ALBUM SCORE: 7.0

  When the four-time Grammy award winning wordsmith and rap royalty Lil Wayne announced he was releasing a new album entitled 'Funeral', social media went into a frenzy. Makes sense. It's been two years since the release of the long awaited 'Carter V', which broke several streaming records to become the second largest streaming week for an album ever. Since then, we have all anticipated a fresh follow up.

 

  As a huge fan of Lil Wayne myself, I was more than eager to hear this new project. Especially because of all the legal issues that surrounded 'Carter V' which as a result, caused the release to be delayed for several years. This unfortunate delay caused the entire album to sound a bit out of date in my opinion. The thought of a fresh, hot off the press Weezy album seems like the perfect anecdote. Funeral is the representation that we hoped to receive from Wayne. Fresh thoughts, rhymes, and the unique lyricism that has helped Wayne stay at the top of the genre since 1999. 

  The first thought that went through my head as I hit the play button on my iPhone was not only how happy I was to hear the album start with an epic string arrangement and melancholic piano melodies, but the sense of nostalgia brought on by the signature Weezy lighter flicks, which he came to own during his unforgettable mixtape run. I off the rip, was not pleased with the level of reverb on the vocals, but the charm of Wayne's lyrical pictures and patterns soon soothed my ears as well as my imagination. 'Mahogany' (track 2) was a sure moment of pure excitement and fandom for me as Wayne rapped seamlessly over the Mannie Fresh and Sarcastic Sounds produced track. Oh yea, Lil Wayne has arrived, again.

  As I continued listening through the album, I became a bit uneasy with the lack of concepts and mediocre production. One thing is unquestionable though, Wayne is RAPPING HIS ASS OFF. This album may lack the commercial appeal of a 'Carter III' but Wayne keeps the bars up, and with 24 songs in total, it's surely something there for anybody. The problem comes in when you factor in the fast-moving minds of the social media generation looking for a great chorus to hook on to and make their own. I can't think of one time I said to myself "what an amazing hook." As I got toward the end of the album, it began to feel more like mixtape Weezy than Lil Wayne in album mode. Considering all he's been through with his label in the recent past, any Wayne fan can stomach the superstar rapper getting some of his edgy ideas off. I enjoy hearing Wayne get back in the groove, but I can only hope that he continues to sharpen that commercial appeal & ear for production that got him to where he is today.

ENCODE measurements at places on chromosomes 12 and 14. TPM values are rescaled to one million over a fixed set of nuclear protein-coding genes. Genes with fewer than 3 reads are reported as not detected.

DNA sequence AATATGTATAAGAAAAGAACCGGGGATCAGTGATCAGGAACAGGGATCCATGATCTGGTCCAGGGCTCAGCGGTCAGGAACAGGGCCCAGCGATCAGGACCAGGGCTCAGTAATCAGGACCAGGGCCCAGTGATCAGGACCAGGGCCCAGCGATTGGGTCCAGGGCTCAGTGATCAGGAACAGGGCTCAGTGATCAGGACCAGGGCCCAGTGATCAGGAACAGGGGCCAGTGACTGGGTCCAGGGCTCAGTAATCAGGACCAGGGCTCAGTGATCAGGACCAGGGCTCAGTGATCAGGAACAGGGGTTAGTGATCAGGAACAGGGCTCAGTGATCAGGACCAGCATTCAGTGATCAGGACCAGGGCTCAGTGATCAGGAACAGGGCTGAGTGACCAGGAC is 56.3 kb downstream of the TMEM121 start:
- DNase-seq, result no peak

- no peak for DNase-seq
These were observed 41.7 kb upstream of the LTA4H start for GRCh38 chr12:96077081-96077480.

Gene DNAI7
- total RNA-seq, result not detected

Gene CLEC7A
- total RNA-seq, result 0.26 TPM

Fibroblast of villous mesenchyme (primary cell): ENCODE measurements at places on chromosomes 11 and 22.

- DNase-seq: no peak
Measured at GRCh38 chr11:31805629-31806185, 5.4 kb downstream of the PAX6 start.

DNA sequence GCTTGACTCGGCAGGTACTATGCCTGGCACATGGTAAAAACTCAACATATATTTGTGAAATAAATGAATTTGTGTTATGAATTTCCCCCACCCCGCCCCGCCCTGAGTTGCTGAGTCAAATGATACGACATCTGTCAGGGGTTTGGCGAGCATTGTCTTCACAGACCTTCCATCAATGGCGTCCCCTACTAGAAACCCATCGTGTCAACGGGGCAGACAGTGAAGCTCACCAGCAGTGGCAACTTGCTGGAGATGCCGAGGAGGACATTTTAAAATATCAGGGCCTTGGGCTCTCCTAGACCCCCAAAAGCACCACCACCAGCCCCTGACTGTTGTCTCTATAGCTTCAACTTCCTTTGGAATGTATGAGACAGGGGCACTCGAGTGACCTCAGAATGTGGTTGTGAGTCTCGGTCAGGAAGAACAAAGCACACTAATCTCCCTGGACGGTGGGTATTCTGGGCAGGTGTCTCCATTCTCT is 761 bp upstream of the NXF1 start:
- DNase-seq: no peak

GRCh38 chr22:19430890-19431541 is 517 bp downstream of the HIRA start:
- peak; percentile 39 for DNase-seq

All in all, this album is pretty good. A bit more than tolerable. Wayne is doing what he does best, but as far as as the wholeness, esthetic and integrity of a classic album, this it lacks. Though this does not nearly tarnish any of his past achievements or accolades, Wayne maybe just wanted us to get a raw look at himself and his pen 20 years into his remarkable career.

 

-Taj Torrence, Bowman & Harker

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